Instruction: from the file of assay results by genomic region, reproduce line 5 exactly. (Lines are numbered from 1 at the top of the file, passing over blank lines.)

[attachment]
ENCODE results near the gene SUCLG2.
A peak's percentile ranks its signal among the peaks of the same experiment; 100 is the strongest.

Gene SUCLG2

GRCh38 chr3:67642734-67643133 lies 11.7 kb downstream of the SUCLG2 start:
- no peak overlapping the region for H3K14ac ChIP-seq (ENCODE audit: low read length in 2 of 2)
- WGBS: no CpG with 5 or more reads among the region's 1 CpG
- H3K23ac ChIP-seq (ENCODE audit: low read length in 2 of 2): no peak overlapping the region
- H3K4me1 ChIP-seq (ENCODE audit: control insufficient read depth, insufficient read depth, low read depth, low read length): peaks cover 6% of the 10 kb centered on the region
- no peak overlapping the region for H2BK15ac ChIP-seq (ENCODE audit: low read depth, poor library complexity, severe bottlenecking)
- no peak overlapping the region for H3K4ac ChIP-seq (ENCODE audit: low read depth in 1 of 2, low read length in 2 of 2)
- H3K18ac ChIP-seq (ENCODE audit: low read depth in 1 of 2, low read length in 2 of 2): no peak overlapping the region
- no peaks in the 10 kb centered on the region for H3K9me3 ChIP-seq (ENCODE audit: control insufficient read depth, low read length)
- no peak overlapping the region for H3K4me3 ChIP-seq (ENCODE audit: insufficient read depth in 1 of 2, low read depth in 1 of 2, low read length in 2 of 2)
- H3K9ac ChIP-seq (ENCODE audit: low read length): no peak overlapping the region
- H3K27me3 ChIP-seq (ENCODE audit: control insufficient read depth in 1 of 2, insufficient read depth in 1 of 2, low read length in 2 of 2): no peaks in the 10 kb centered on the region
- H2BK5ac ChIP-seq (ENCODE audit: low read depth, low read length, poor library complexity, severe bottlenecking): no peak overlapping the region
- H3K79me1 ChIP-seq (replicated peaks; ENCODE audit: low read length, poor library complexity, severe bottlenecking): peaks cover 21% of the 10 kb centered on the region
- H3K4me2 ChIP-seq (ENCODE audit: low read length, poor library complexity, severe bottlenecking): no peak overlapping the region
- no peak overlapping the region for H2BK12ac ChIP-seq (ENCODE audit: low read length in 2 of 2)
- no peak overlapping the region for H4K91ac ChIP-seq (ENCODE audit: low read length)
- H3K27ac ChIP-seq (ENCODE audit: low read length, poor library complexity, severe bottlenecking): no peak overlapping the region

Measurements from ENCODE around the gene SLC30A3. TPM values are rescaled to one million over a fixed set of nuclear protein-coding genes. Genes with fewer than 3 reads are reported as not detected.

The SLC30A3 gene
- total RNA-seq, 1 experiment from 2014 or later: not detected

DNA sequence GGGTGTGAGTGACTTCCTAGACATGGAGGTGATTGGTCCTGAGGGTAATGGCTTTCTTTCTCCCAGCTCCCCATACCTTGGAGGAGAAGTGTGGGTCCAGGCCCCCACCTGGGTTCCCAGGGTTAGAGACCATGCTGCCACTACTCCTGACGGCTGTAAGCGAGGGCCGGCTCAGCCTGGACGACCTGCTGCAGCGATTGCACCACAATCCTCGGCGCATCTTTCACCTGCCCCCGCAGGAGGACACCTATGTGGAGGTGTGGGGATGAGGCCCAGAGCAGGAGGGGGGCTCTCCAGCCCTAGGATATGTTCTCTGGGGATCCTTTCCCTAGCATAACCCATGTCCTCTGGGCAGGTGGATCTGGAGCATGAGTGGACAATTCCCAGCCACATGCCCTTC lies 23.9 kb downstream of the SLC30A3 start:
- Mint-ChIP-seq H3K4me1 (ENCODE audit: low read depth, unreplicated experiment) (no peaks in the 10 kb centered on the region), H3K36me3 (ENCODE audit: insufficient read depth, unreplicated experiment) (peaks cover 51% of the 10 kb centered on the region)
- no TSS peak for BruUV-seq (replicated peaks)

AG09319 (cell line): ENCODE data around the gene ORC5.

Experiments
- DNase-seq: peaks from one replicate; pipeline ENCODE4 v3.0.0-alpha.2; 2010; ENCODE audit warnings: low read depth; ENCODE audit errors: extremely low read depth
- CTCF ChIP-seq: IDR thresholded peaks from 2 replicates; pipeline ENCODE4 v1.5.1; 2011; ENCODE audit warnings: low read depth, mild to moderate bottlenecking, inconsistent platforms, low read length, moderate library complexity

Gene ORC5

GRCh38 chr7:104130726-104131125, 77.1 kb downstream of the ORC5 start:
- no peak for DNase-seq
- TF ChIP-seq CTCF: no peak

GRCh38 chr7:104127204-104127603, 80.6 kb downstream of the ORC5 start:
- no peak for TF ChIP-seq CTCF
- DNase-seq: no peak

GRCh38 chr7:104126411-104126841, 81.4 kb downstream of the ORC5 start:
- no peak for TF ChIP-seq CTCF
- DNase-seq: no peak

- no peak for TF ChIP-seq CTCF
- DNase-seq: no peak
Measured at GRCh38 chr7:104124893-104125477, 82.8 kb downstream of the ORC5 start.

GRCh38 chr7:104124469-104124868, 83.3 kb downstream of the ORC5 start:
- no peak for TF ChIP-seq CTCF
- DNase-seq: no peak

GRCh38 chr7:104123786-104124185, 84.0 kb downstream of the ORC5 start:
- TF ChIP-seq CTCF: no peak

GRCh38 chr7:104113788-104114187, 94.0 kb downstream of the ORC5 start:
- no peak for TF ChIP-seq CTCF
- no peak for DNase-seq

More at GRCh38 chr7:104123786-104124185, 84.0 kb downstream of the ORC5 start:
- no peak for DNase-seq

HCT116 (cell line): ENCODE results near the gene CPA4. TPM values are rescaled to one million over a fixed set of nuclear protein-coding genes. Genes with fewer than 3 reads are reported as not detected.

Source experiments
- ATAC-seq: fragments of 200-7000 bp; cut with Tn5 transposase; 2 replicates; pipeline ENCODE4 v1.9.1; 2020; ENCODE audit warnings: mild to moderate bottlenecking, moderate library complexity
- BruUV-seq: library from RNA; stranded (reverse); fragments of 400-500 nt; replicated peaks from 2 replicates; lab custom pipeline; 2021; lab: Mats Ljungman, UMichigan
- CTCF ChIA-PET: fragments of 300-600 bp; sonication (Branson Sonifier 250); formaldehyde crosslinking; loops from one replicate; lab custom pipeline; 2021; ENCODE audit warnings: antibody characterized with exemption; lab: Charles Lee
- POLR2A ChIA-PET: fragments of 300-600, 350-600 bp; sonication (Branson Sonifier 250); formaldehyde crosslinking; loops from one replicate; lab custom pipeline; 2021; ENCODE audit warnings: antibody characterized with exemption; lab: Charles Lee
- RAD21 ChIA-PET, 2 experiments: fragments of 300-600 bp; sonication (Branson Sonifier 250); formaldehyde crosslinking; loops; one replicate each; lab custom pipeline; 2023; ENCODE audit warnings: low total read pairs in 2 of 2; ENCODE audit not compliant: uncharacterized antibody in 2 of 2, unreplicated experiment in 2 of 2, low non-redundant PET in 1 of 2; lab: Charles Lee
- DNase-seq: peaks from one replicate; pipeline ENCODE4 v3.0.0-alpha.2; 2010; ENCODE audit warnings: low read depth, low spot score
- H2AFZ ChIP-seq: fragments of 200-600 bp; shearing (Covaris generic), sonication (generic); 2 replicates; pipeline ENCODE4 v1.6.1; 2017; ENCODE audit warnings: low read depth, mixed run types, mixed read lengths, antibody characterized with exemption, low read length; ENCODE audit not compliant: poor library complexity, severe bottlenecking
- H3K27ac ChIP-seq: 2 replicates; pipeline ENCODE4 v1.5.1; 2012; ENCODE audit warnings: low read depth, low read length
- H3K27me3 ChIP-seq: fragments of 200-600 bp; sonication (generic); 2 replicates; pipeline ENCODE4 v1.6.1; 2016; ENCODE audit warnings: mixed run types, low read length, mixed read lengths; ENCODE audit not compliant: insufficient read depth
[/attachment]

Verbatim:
- no peak overlapping the region for H3K14ac ChIP-seq (ENCODE audit: low read length in 2 of 2)